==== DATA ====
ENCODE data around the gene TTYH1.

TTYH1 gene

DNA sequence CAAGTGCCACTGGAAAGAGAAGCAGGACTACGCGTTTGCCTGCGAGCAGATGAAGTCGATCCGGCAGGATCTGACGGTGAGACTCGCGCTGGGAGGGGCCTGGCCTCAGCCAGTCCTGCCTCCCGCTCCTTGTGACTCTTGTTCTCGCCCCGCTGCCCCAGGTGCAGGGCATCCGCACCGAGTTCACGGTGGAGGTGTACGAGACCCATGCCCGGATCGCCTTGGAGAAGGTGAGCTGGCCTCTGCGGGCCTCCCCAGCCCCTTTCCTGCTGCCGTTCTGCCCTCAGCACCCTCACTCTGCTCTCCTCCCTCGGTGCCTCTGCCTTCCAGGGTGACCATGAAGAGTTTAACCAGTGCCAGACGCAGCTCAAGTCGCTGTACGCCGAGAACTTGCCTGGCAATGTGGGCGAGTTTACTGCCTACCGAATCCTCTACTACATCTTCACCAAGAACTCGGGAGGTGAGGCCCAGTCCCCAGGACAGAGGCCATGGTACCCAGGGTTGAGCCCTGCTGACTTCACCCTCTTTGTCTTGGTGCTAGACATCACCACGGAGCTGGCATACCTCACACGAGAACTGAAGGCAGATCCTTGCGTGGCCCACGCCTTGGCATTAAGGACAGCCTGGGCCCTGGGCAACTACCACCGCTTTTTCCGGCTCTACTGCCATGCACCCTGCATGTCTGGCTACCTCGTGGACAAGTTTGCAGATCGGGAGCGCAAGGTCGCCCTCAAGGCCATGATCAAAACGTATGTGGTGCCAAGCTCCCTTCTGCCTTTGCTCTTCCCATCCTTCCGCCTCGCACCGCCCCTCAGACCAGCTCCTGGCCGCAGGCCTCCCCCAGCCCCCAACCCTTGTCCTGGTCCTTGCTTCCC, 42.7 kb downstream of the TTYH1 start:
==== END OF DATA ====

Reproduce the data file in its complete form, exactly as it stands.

ENCODE data around the gene TTYH1.

TTYH1 gene

DNA sequence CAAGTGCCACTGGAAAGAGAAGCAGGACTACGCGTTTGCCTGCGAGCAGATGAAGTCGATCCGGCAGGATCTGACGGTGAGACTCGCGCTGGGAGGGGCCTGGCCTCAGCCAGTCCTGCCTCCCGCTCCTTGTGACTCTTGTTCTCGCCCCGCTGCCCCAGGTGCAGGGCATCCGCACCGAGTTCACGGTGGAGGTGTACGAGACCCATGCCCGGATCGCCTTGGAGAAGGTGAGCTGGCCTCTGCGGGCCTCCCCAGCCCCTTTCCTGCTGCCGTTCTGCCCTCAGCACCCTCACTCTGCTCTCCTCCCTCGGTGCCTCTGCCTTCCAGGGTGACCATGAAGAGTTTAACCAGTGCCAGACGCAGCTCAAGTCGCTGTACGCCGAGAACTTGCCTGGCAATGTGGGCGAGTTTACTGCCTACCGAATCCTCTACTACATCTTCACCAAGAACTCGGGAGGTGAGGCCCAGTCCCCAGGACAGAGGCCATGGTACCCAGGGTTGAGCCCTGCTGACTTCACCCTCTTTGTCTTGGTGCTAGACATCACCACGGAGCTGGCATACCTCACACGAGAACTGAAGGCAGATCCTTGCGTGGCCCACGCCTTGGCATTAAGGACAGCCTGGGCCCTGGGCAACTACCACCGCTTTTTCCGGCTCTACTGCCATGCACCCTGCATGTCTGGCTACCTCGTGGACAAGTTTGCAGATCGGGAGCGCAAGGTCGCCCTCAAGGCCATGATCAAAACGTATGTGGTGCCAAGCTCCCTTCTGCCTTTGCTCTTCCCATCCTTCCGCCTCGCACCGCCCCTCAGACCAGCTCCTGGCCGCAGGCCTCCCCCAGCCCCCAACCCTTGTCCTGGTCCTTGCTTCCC, 42.7 kb downstream of the TTYH1 start: